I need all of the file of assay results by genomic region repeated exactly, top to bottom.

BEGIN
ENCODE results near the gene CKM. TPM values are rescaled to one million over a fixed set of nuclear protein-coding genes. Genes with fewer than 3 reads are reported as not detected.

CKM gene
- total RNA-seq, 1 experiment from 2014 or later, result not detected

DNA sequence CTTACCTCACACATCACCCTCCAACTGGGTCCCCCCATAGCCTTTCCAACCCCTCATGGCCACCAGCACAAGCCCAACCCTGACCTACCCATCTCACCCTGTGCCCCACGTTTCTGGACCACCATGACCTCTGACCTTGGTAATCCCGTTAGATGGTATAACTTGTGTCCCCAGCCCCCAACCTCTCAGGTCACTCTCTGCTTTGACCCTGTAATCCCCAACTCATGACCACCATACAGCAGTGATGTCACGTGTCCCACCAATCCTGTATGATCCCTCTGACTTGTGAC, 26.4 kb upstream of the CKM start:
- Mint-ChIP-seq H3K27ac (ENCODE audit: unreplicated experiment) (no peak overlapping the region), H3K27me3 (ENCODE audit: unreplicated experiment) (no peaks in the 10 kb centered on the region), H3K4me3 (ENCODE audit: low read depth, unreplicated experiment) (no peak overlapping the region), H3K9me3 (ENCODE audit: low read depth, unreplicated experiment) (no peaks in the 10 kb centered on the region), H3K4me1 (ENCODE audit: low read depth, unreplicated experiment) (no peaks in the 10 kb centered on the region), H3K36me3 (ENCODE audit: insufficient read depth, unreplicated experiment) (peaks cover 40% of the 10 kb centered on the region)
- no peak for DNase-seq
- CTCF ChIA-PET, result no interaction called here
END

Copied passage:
ENCODE results near the gene CKM. TPM values are rescaled to one million over a fixed set of nuclear protein-coding genes. Genes with fewer than 3 reads are reported as not detected.

CKM gene
- total RNA-seq, 1 experiment from 2014 or later, result not detected

DNA sequence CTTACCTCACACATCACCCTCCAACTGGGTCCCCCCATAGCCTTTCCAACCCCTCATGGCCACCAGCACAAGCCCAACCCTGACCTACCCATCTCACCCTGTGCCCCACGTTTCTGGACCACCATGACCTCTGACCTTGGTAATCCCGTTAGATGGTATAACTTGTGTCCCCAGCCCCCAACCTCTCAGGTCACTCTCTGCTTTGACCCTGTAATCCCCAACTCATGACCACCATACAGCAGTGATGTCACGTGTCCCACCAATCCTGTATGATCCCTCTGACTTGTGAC, 26.4 kb upstream of the CKM start:
- Mint-ChIP-seq H3K27ac (ENCODE audit: unreplicated experiment) (no peak overlapping the region), H3K27me3 (ENCODE audit: unreplicated experiment) (no peaks in the 10 kb centered on the region), H3K4me3 (ENCODE audit: low read depth, unreplicated experiment) (no peak overlapping the region), H3K9me3 (ENCODE audit: low read depth, unreplicated experiment) (no peaks in the 10 kb centered on the region), H3K4me1 (ENCODE audit: low read depth, unreplicated experiment) (no peaks in the 10 kb centered on the region), H3K36me3 (ENCODE audit: insufficient read depth, unreplicated experiment) (peaks cover 40% of the 10 kb centered on the region)
- no peak for DNase-seq
- CTCF ChIA-PET, result no interaction called here